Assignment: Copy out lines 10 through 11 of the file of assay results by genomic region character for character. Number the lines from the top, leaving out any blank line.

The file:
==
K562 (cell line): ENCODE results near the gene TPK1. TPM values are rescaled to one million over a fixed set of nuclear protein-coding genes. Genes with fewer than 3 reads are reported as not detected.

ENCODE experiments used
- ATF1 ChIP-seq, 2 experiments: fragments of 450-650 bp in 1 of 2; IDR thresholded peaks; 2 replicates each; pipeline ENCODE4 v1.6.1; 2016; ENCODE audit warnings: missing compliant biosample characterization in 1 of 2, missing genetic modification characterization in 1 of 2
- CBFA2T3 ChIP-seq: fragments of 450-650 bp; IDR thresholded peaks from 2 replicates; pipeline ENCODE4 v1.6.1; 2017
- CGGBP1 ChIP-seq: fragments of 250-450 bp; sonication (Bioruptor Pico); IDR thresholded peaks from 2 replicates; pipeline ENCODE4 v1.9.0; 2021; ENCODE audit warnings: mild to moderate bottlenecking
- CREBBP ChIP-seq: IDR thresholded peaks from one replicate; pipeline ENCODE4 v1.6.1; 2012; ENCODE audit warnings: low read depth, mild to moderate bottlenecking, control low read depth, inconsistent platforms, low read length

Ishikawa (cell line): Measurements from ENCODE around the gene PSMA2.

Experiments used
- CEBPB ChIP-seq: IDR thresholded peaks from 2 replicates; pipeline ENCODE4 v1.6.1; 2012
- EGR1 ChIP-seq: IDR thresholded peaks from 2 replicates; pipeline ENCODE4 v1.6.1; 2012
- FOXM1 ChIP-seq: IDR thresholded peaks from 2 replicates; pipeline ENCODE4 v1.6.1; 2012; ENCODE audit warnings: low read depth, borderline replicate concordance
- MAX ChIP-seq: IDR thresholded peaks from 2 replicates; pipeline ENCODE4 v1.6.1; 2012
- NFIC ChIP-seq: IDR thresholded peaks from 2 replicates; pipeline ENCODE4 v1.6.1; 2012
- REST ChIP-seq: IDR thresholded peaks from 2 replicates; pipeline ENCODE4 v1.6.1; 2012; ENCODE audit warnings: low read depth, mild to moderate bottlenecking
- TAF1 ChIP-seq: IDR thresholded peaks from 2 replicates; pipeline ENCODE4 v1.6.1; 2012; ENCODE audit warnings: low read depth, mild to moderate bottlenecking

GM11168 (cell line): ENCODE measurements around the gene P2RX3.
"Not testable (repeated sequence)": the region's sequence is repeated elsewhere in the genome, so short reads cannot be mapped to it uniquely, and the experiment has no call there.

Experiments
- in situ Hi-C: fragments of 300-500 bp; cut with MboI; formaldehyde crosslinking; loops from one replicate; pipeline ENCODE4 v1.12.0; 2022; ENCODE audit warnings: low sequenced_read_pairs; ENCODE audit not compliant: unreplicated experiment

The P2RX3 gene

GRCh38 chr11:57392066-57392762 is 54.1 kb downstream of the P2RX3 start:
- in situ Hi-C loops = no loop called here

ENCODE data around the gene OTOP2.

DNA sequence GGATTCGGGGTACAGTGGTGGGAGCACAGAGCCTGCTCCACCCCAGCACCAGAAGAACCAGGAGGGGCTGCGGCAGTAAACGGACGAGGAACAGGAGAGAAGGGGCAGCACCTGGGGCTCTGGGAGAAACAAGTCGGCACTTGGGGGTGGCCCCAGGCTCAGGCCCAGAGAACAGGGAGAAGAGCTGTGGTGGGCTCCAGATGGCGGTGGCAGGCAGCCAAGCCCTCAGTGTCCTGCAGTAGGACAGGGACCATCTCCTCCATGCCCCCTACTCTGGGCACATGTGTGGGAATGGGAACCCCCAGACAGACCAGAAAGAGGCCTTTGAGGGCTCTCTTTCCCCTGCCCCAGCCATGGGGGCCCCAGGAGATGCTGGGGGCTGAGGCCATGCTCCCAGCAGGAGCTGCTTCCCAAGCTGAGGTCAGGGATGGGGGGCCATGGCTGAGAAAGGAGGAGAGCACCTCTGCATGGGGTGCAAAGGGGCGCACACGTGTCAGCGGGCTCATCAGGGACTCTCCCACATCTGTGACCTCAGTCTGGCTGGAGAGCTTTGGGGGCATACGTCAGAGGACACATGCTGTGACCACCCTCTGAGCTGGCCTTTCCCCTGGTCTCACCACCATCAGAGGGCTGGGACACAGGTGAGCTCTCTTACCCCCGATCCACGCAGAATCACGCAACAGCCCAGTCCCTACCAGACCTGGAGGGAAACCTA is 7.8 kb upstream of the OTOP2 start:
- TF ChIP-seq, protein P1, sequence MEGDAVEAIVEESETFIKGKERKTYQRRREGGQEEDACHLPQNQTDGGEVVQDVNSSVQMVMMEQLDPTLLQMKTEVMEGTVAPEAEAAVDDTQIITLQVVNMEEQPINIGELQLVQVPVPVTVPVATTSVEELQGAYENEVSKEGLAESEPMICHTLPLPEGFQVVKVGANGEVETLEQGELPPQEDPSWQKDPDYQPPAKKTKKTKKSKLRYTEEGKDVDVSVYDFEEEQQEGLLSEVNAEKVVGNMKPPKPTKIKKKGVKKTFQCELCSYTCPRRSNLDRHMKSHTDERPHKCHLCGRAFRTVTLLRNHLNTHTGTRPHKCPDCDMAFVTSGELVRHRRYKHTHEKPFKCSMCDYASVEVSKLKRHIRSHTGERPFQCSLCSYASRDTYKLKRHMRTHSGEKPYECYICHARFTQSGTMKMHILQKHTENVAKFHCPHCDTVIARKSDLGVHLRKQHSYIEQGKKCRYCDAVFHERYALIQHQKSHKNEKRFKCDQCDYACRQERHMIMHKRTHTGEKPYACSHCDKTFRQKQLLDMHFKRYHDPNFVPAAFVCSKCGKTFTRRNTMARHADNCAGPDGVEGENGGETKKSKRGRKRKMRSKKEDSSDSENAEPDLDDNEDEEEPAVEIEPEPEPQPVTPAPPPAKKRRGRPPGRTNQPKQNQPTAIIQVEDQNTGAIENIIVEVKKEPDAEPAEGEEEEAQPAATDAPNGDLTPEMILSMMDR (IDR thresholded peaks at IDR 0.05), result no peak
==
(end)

- EGR1 ChIP-seq: IDR thresholded peaks from 2 replicates; pipeline ENCODE4 v1.6.1; 2012
- FOXM1 ChIP-seq: IDR thresholded peaks from 2 replicates; pipeline ENCODE4 v1.6.1; 2012; ENCODE audit warnings: low read depth, borderline replicate concordance